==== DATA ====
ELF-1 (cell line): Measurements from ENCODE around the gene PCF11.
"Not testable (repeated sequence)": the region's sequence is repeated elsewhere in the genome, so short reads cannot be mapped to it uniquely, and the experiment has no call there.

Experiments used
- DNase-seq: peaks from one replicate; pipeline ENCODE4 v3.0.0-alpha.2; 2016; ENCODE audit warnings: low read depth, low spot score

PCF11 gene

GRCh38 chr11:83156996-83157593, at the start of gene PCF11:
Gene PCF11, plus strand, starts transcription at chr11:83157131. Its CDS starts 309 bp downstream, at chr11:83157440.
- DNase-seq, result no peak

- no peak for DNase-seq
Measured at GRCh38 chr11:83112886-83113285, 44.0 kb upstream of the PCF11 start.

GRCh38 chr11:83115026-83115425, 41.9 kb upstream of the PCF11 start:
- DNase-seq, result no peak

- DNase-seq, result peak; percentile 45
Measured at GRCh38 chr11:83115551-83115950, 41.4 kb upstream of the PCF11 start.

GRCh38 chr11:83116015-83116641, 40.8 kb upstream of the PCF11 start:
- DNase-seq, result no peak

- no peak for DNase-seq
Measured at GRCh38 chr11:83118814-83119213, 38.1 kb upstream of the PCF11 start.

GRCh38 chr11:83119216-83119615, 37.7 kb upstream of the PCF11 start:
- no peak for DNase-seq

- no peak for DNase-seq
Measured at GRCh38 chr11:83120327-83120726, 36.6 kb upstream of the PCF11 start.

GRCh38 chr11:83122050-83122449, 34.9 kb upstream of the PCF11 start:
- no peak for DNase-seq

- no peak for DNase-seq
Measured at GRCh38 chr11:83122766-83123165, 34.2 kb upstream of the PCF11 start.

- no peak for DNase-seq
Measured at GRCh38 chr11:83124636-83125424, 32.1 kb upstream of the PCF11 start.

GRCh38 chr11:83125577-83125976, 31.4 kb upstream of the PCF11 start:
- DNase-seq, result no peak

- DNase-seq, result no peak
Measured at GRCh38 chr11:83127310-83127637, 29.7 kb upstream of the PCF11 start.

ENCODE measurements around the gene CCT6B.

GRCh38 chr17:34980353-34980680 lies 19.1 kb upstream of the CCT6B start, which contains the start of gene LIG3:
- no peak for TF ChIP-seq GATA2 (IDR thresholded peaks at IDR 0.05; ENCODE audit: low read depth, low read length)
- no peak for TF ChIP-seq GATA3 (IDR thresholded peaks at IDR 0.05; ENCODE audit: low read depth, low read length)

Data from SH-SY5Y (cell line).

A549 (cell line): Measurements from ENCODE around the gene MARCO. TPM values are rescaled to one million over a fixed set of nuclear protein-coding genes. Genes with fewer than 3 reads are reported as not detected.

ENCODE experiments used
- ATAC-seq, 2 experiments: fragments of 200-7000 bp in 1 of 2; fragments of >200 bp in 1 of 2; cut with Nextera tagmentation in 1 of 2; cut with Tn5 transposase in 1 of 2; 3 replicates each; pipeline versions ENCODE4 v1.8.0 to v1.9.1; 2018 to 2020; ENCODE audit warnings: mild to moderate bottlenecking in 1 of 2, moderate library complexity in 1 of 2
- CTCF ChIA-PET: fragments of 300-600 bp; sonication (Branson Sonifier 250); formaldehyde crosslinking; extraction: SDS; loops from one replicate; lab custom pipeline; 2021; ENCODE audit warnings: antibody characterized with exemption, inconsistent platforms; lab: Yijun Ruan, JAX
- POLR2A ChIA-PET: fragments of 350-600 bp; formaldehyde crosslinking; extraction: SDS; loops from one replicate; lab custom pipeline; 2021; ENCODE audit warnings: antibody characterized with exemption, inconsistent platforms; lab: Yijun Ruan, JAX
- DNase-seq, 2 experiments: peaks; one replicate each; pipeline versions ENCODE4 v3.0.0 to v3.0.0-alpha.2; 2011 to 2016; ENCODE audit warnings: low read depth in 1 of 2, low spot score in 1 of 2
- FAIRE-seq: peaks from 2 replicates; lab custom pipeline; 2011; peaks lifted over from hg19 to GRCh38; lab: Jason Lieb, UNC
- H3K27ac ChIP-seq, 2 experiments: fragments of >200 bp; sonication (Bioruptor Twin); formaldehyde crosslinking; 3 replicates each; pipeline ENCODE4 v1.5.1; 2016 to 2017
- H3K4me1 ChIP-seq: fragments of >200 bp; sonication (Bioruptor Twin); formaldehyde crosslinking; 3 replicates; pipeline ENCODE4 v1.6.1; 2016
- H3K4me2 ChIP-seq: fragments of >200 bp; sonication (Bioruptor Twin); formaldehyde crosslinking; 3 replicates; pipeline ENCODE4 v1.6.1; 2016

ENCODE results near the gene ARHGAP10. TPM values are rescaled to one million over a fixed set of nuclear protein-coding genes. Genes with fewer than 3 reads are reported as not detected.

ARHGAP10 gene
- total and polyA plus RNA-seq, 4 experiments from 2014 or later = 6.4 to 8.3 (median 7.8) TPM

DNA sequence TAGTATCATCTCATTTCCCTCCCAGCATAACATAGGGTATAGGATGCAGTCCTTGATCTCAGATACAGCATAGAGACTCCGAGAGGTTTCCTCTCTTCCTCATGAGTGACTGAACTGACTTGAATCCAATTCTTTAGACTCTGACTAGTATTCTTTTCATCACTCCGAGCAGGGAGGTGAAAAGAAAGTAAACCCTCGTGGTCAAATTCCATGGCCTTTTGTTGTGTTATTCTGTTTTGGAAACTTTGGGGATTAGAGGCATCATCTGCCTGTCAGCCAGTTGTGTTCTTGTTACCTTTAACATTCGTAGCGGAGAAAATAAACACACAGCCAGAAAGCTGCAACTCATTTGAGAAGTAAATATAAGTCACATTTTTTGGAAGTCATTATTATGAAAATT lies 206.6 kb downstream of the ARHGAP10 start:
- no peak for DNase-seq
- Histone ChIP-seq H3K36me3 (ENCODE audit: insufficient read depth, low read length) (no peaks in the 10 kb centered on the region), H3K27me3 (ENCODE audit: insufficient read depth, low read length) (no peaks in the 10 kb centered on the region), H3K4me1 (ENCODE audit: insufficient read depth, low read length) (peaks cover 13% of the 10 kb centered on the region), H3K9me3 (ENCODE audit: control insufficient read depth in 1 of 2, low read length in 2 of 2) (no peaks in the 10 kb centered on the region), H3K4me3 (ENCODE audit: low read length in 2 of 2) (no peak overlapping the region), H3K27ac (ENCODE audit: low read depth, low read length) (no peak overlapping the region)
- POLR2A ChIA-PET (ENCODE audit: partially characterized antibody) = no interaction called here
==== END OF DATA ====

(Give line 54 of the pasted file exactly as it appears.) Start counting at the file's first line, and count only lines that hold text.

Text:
- POLR2A ChIA-PET (ENCODE audit: partially characterized antibody) = no interaction called here